Bangkok’s Suvarnabhumi International Airport, which opened only six years ago on what amounted to a swamp, is approaching a crisis stage with overcrowding and increasingly impaired runways, travelers and officials say.
Designed by Helmut Jahn of Murphy/Jahn Architects of Chicago, the airport was in trouble the day it opened, 25 km east of Bangkok, and has rarely been out of trouble. Its construction was widely believed to have been riddled with corruption and mismanagement.
The terminal had to be reconfigured shortly after it opened, with offices having to be closed so the space could be converted into toilets. The facility was designed with a capacity of 45 million passengers when it was opened in September 2006, a year late at that point. It now handles 51 million passengers a year as Thailand’s tourism industry booms.
Although most airports have teething troubles, Suvarnabhumi has become a near legend for frustrated travelers. Some passengers were forced to wait up to four hours for their baggage to appear on the day it was inaugurated.
Cracks began to appear in taxiways and runways almost before it opened and have continued regularly. Aviation and tourism executives have warned repeatedly that the government and the corruption-riddled Airports of Thailand, which administers the facility, must work to maintain safety standards.
The west runway closed for repairs 209 times in 2011 and has been closed 55 times since the beginning of 2012. The eastern one has been closed 66 times, mostly to repair existing cracks. The east runway is now expected to remain closed until Aug. 9 while repairs are made, with aircraft backing up overhead in holding patterns for up to an hour and more as they wait to land. In June, Cathay Pacific warned that there could be delays because of the runway would be closed for months of repairs.
“These are not the isolated sort of corrections expected at the opening of new projects. It is only five-and-a-half years old. These are deeply flawed, fundamental systems deficiencies reflective of a broader mentality,” wrote an engineer on the Thai Visa Forum website.
“The Thai government is trying to remedially correct them, which is always inferior to doing them correctly in the first place…Thailand’s front door and calling card to the world is suffering signs of obsolescence.”
Officials insist that there are no safety concerns, and that the runways are constantly monitored for faults, hence the frequent closures while the problems are taken care of. There are growing fears, however, that piles which were sunk deep into the ground to support the runways on the waterlogged ground were not long enough. Two sinkholes two feet across and two inches deep were discovered in the west runway on July 5, causing apprehension that the soil underneath the runway was subsiding and resulting in a 50-minute closure.
An airport official said the sinkholes were caused by water leaks, however. Flights by Thai International and other airlines were delayed, with four diverted to other airports while workmen struggled to take care of the sinkholes.
The subsoil is of major concern. The average Boeing 747-800, weighing nearly 340 tonnes, slams into a runway at a speed of 188 kilometers per hour. An Airbus A380 double-decker weighs in at 590 tonnes. At full capacity, the airport is designed to handle 76 flight operations per hour. Scores of planes land at Suvarnabhumi every day, with even single-aisle jets weighing 100 to 200 tonnes.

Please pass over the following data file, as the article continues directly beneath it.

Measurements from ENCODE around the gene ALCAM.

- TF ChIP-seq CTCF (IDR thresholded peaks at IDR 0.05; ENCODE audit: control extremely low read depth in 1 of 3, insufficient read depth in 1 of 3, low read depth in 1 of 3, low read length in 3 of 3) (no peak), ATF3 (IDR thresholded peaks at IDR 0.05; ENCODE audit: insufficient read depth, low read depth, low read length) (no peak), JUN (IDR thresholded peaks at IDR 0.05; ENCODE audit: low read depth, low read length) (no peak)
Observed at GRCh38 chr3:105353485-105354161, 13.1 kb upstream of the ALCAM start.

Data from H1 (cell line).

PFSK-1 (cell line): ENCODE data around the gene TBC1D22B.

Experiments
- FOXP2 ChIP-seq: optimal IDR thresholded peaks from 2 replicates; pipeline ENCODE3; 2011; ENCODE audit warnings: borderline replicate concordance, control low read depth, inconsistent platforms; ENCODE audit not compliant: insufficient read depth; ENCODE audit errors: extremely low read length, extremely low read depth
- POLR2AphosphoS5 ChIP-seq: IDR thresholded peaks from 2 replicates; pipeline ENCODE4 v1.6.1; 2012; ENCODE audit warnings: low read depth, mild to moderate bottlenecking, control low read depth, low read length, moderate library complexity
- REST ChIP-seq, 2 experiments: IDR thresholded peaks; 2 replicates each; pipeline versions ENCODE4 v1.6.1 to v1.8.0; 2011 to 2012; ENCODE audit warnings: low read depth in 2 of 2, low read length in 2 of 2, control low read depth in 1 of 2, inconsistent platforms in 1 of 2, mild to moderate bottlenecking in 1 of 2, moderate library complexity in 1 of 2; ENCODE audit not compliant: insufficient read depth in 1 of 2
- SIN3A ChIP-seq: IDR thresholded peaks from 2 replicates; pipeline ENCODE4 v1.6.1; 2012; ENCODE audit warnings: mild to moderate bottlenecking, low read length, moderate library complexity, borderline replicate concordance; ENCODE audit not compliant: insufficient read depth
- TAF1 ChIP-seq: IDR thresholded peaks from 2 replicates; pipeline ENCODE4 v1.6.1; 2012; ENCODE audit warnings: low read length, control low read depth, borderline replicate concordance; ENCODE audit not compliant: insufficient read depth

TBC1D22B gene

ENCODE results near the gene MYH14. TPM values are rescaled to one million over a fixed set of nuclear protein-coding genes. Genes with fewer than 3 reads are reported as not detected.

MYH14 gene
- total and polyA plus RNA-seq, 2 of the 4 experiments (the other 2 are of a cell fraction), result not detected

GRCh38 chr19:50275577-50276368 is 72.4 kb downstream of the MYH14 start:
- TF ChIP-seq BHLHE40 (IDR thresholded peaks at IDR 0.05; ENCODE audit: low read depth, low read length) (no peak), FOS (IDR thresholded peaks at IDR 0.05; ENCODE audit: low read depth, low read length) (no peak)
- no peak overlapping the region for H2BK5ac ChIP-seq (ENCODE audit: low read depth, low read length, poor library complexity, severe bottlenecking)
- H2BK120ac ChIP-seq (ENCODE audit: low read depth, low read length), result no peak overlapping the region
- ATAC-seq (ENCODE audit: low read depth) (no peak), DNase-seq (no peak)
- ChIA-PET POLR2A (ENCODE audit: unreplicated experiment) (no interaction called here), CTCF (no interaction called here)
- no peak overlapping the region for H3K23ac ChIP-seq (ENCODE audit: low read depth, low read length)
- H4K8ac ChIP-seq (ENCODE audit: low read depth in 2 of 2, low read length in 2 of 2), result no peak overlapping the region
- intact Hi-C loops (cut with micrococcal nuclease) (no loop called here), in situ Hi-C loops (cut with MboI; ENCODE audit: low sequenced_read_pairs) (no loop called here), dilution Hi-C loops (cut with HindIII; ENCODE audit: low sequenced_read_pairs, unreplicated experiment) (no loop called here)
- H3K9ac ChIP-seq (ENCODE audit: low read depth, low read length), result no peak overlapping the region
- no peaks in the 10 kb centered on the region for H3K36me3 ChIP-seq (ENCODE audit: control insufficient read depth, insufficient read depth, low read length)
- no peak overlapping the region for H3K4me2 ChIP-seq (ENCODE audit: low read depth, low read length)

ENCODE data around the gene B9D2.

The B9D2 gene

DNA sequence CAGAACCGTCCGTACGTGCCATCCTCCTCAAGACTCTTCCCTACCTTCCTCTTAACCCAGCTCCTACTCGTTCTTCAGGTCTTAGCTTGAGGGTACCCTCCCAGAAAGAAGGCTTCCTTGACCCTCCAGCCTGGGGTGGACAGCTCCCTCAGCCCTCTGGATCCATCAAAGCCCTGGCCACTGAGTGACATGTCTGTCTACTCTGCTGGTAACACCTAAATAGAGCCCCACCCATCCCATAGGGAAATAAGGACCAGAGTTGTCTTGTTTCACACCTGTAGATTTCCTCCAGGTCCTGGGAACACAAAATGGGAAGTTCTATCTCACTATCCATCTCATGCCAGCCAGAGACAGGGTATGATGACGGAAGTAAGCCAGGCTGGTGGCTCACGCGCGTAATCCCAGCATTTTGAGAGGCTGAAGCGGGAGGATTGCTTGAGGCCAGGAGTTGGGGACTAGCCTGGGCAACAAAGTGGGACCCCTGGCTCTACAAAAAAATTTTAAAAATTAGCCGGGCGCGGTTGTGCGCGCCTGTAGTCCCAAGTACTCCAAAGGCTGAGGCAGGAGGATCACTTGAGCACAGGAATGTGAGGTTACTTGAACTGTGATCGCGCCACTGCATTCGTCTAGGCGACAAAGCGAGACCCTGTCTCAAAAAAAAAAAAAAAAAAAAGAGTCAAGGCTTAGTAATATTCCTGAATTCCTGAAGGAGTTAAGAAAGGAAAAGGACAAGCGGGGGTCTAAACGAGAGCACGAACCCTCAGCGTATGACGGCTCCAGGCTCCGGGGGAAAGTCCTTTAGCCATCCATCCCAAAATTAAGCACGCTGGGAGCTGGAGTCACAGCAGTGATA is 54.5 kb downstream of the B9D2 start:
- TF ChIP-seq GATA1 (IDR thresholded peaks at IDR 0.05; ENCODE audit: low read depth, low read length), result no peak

“A runway failure of this type should not be misconstrued as the problem,” wrote an engineer on the Thai Visa Forum website. ”A runway failure such as this is a symptom of a much greater problem, caused by a couple of likely sources. The higher probability is that inferior foundations are the most likely symptom… Less likely is an inferior runway slab itself….The key is the foundation.”
Beyond that, the “Airport of Smiles” appears to be anything but. It has been hit by a multiplicity of problems including power outages, escalators that often break down, inconvenient layout that requires passengers to walk long distances to jetways and many other inconveniences. The terminal’s roof leaks, air conditioning in the terminal is insufficient in Thailand’s baking tropical heat.
On June 22, a power outage took the airport’s control tower, the tallest in the world, out of operation, delaying takeoffs and landings for nearly 50 flights.
“In a country that prides itself on its hospitality, it is an airport that makes you feel unwelcome and unwanted,” one seasoned traveler told Asia Sentinel. “The terminal is miles long and too narrow, making it inconvenient to navigate.
“The toilets are small, dingy and hidden away. There is no free WiFi. The restaurant choice is limited and the eating places are also tucked away at the end of vast corridors devoted to Prada and Hermes. It is in my view the worst new airport in Asia.”
One recent traveler on a flight in from Hong Kong said that as the plane circled for an hour, the pilot became increasingly sarcastic and angry with the situation but reassured passengers there was enough fuel.
“Last time I flew into Bangkok I noticed the storm drain beside the taxiway and apron was cracked, broken and twisted,” a passenger said. “It was falling apart, no different really to the state of the storm drains beside country roads after a few years or the concrete canal banks in Bangkok which have been under constant repair since at least 1995 because the concrete quality is so poor.”
Sisdivachr Cheewarattanaporn, president of the Association of Thai Travel Agents, told The Nation newspaper in Bangkok that the problems at the airport would hurt foreign travelers’ confidence if they are not solved.
“The government should have clear measures to take care of the airport and air traffic in cases where unexpected situations arise,” he said, adding that news of problems at the airport circulates around the world quickly, hurting the country’s image.